If you follow me on Instagram, you probably know that I recently spent a couple of days in Miami. Aside from my (almost) daily breakfast at Zak the Baker, I made sure to head to Sarah’s Tent, a kosher grocery in Aventura. Sarah’s Tent is a well stocked market with a great deli, but that’s not what I went for. I went for the Israeli imports, specifically, kosher Lotus Biscoff spread, also known as speculoos or cookie butter.
If you fly Delta, you may notice that they give out individually wrapped biscuit cookies made by Lotus, but sadly, I always pass on them and go for the kosher pretzels. El Al, however, offers up the Israeli-manufactured version of the biscuit, which is, in fact, kosher. I went through my kosher speculoos phase a little while back when my local kosher supermarket carried the biscuits (which I turned into these buns, these pancakes and this party mix), but I’ve since moved on to the spread – which is the most decadent cookie butter of your dreams – and is pretty hard to get your hands on with a kosher certification. I once made my husband travel all around Jerusalem to bring me home a prized jar, and I savored that butter like no ones business, one spoon at a time!
BUT – back to the recipe at hand. As I was strolling through the aisles of Sarah’s Tent, I noticed a jar of Israeli-made charoset and I was intrigued. As an Ashkenazi, I had never tasted the “real” stuff, made with dates, apples, walnuts and wine. I brought home a jar and sadly, I was quite disappointed with the flavor. It was sitting in my fridge last week as I rummaged through, looking for ingredients to make my london broil – and then it hit me. Why not marinate my meat in it, with some red wine, and make a Charoset london broil. Alas, the beef came out of the oven smelling divine, but I did not like the flavor. Putting a condiment that I did not like on it’s own on beef, only made the beef taste like the jarred stuff – and well, it was just off. But the idea was a strike of genius! I had posted a photo of the meat on Instagram (if you don’t follow my Friday food fests, you must!), and requests for the recipe started pouring in! So, I decided to come up with a homemade variation on the Charoset London Broil idea, and the results couldn’t have been better!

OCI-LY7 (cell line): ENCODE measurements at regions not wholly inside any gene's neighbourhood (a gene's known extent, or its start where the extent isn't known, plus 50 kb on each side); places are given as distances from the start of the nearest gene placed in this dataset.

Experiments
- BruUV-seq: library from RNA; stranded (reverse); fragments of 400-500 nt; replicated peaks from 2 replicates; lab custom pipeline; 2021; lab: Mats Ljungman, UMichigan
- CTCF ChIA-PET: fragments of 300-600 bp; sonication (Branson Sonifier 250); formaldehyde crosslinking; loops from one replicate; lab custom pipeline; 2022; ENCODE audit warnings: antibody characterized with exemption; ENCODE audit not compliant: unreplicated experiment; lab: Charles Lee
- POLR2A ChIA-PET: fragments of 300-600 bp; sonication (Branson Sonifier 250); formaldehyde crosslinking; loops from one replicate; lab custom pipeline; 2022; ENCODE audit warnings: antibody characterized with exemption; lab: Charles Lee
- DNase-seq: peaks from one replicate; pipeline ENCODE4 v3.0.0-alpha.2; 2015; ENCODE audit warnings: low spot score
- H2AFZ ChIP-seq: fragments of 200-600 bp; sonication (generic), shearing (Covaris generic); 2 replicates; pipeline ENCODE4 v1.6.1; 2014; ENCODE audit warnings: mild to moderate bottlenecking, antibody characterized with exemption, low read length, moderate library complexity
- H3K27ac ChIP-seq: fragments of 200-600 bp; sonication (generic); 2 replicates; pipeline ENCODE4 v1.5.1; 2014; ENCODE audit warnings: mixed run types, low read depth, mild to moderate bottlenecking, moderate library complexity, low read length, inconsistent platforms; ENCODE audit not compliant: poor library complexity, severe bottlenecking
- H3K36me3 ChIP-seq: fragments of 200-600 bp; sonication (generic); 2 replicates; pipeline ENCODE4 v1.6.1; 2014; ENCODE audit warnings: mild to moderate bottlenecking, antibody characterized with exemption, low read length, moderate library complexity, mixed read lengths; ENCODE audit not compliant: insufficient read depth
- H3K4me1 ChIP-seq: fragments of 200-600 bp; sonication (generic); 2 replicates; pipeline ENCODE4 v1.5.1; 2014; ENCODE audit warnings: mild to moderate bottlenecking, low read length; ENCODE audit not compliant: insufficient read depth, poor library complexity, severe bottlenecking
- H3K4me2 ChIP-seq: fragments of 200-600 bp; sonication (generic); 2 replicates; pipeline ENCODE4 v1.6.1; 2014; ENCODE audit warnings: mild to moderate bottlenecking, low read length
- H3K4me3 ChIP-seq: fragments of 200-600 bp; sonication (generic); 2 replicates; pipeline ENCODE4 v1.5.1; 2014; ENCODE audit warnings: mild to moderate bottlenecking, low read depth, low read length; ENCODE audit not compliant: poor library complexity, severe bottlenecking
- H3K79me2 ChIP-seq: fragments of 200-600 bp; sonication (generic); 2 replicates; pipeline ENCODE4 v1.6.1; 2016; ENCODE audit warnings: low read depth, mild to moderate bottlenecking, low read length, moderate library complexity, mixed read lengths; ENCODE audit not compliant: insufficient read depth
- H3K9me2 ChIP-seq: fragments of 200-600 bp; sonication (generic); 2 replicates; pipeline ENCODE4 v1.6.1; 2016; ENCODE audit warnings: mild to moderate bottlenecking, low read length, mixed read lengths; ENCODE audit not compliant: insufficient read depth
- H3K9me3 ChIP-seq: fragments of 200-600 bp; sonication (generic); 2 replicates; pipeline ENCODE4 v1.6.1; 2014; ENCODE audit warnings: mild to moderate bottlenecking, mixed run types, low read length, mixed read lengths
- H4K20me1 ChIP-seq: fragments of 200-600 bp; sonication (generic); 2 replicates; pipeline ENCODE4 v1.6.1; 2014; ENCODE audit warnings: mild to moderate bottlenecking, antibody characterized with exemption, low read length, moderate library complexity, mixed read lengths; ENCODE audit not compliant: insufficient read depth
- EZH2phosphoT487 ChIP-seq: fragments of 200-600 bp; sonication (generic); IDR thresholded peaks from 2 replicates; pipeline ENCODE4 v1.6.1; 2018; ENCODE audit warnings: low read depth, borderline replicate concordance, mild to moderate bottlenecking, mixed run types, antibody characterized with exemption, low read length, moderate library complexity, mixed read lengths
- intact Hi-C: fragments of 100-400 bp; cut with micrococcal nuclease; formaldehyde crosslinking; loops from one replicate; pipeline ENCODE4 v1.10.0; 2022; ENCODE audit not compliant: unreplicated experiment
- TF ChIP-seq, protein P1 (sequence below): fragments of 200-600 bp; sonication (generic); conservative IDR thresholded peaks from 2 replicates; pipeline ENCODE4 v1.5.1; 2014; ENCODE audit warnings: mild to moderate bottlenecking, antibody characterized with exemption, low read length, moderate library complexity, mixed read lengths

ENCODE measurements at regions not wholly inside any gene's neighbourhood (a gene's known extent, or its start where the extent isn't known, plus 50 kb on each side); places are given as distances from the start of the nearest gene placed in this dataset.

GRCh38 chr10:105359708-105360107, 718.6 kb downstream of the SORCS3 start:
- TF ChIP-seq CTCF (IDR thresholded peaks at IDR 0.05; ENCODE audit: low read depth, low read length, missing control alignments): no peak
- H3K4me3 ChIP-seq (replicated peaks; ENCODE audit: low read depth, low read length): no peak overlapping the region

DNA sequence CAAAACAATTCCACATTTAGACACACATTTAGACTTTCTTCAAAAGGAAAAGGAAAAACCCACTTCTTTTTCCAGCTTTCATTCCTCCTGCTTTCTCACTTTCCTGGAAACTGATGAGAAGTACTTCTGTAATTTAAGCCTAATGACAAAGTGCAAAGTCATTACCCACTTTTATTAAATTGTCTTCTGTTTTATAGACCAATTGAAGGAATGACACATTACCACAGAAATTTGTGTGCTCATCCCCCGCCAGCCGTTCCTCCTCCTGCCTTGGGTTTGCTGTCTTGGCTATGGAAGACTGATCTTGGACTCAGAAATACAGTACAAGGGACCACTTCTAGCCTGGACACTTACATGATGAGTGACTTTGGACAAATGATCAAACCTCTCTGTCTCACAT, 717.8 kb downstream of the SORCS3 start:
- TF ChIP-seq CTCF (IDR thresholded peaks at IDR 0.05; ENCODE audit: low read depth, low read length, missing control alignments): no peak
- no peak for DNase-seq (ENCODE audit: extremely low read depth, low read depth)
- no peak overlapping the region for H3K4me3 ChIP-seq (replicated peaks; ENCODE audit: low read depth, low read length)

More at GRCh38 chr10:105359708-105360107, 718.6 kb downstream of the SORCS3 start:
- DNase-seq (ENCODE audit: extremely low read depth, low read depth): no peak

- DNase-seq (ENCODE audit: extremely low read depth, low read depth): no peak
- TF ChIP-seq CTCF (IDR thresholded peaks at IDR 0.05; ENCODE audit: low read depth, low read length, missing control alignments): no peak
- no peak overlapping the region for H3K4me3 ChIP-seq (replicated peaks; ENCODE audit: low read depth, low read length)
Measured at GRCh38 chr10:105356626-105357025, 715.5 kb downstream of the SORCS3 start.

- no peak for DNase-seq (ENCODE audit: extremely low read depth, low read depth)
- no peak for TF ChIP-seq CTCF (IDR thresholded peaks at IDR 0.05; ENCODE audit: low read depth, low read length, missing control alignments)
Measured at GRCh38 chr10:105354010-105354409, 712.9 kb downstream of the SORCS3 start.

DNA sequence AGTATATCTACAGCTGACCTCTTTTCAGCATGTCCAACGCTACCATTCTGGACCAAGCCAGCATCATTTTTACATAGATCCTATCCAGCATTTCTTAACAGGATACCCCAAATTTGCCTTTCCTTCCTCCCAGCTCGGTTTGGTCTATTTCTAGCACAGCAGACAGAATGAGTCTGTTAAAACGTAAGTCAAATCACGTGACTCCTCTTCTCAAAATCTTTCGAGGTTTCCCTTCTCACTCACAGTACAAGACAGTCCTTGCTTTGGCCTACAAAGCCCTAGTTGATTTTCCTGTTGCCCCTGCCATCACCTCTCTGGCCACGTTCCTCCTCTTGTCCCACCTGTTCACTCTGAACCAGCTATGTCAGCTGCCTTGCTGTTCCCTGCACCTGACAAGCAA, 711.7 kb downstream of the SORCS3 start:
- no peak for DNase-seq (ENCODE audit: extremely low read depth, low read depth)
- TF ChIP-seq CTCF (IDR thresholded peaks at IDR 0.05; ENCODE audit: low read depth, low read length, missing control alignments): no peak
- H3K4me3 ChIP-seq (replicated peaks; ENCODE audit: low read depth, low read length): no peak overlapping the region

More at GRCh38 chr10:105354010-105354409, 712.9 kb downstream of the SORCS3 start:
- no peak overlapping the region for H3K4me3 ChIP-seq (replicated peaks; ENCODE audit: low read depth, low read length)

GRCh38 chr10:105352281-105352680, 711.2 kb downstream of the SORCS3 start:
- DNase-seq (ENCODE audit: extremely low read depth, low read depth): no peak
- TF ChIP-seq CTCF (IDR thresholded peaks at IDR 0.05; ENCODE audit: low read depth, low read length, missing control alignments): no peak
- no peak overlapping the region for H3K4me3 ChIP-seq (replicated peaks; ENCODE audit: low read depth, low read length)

The meat marinates in a mixture of traditional charoset ingredients of red wine, walnut oil (in place of walnuts), silan or date honey (in place of dates), some grated apple and a pinch of cinnamon. After I cook up the meat perfectly medium-rare, the marinade gets cooked up thickened and tastes just like – you guessed it – charoset! This delicious Passover dish is a must, whether your Sephardic or Ashkenazi (like me!). Give it a try!
Charoset London Broil
1 1/2-2 lb. london broil, shoulder blade cut (see note)
1/2 cup dry red wine
1/4 cup walnut oil
1/4 cup + 1 tbsp silan (date honey), divided
1 apple, grated (I used Granny Smith)
1/8 tsp cinnamon
1/2 tsp coarse black pepper
Kosher salt and freshly ground black pepper, to taste
In a ziploc bag, combine the wine, oil, 1/4 cup silan, grated apple, cinnamon and black pepper. Add the london broil and marinate for 3-6 hours. Remove from the marinade (try to get off as much of the grated apple as possible) and reserve.
Season the london broil with salt and pepper on both sides and broil on high for 8 minutes on the first side and 5 minutes on the second side (for medium rare). Rest for 10 minutes and slice thinly against the grain.
Pour the reserved marinade into a small saucepan, add a tbsp of silan and bring to a boil. Reduce the heat and simmer for 20-30 minutes, until thickened.
NOTE: London Broil is not an actual cut a beef, but rather a cooking method. The method is to marinate the beef and grill or broil over high heat. Since london broil can be cut from different parts of the animal, I prefer the butcher cut, which is cut from the shoulder blade. If you use a different cut, cooking results may vary.
VARIATION: For a smoother charoset sauce, puree the sauce until smooth (after cooking).
SUBSTITUTIONS: If you can’t find silan, you may use honey instead. You may also use grapeseed oil (or any lightly flavored oil) instead of walnut oil.
“everything” london broil with red wine reduction
French roast with dried fruit
Kosher meat guide: cuts and cooking methods